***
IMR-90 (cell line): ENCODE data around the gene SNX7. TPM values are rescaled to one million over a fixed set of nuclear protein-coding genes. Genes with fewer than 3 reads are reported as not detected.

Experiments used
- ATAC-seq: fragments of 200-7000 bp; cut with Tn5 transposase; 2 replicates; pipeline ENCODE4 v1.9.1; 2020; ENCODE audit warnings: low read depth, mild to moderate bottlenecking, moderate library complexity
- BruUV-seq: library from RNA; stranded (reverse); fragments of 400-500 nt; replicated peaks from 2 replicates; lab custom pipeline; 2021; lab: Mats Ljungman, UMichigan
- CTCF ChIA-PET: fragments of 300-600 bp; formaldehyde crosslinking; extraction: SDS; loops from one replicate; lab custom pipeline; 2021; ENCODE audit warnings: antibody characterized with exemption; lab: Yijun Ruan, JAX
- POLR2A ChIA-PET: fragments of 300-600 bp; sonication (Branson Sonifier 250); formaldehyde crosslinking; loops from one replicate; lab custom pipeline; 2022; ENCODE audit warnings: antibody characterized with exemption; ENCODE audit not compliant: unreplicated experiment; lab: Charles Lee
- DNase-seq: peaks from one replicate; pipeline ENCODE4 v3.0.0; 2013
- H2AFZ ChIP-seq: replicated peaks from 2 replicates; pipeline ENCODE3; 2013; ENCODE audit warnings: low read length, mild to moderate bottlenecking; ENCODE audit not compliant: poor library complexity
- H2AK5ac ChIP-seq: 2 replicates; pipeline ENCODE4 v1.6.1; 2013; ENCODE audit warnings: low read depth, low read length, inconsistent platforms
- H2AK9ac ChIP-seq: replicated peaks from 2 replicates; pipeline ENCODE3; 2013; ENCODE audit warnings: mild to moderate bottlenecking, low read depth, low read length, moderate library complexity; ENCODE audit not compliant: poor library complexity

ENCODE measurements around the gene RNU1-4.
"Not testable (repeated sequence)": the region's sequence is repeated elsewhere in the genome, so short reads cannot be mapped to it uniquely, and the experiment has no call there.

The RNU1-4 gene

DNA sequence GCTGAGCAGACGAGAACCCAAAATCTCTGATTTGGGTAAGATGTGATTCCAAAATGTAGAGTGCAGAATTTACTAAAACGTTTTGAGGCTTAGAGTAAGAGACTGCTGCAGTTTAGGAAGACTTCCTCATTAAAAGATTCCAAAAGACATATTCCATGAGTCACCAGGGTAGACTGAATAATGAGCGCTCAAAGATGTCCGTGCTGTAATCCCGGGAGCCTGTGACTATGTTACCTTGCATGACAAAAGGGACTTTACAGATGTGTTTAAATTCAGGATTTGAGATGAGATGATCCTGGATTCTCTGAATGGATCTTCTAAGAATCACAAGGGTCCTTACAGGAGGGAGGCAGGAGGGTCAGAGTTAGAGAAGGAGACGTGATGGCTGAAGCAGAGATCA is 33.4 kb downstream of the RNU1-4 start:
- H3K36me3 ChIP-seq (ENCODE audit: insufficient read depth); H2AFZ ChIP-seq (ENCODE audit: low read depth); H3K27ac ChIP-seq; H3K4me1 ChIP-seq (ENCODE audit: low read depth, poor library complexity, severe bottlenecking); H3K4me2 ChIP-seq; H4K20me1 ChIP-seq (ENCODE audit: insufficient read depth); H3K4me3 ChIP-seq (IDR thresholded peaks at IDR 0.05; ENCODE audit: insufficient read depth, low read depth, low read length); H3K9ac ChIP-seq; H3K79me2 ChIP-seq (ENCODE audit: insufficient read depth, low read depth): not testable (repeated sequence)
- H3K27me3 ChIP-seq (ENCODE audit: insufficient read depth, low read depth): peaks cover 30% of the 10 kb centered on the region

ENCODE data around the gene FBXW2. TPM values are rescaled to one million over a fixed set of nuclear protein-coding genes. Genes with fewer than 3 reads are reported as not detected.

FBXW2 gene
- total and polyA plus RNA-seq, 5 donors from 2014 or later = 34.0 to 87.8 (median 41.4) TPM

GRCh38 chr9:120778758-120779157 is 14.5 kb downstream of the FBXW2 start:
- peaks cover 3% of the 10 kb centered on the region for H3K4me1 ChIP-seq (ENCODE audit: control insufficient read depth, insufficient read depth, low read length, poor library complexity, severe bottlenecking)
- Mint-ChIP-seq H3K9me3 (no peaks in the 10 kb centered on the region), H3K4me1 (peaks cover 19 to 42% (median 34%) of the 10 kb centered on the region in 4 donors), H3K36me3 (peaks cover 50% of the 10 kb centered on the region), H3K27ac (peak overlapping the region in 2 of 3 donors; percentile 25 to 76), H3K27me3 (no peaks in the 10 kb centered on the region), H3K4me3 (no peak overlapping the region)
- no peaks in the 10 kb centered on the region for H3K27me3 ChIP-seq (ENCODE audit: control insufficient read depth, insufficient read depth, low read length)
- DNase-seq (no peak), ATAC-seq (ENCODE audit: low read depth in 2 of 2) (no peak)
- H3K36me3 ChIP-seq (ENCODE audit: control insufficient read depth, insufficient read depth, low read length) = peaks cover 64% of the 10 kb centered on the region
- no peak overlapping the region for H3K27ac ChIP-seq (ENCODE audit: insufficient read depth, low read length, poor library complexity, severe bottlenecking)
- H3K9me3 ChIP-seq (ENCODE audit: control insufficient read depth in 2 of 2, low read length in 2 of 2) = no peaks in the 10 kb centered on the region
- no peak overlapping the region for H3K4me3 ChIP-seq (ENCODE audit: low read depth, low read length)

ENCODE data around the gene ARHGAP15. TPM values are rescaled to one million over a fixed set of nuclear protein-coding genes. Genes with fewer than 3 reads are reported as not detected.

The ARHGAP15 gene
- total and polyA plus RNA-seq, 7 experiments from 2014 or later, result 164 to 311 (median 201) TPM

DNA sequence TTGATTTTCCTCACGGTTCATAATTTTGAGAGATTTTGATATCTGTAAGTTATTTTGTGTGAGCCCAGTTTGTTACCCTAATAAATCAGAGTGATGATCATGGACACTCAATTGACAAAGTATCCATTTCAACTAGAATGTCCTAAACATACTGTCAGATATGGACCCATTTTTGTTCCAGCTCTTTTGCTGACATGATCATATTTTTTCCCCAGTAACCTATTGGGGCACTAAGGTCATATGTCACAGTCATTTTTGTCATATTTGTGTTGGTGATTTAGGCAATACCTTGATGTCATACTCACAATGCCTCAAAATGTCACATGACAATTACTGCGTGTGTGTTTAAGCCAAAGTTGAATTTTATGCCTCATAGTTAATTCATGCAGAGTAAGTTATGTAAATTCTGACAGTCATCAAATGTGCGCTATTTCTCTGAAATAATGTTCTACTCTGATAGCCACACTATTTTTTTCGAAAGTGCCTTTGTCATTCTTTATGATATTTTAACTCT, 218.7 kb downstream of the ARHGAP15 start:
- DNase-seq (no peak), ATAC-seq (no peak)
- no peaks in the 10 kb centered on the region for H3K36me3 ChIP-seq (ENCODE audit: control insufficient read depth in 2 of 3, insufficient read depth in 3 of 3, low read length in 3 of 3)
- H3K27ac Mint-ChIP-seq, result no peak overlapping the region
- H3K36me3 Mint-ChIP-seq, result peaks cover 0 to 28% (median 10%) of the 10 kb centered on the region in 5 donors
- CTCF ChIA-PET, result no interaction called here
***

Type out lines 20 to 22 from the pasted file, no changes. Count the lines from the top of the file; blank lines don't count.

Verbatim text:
GRCh38 chr9:120778758-120779157 is 14.5 kb downstream of the FBXW2 start:
- peaks cover 3% of the 10 kb centered on the region for H3K4me1 ChIP-seq (ENCODE audit: control insufficient read depth, insufficient read depth, low read length, poor library complexity, severe bottlenecking)
- Mint-ChIP-seq H3K9me3 (no peaks in the 10 kb centered on the region), H3K4me1 (peaks cover 19 to 42% (median 34%) of the 10 kb centered on the region in 4 donors), H3K36me3 (peaks cover 50% of the 10 kb centered on the region), H3K27ac (peak overlapping the region in 2 of 3 donors; percentile 25 to 76), H3K27me3 (no peaks in the 10 kb centered on the region), H3K4me3 (no peak overlapping the region)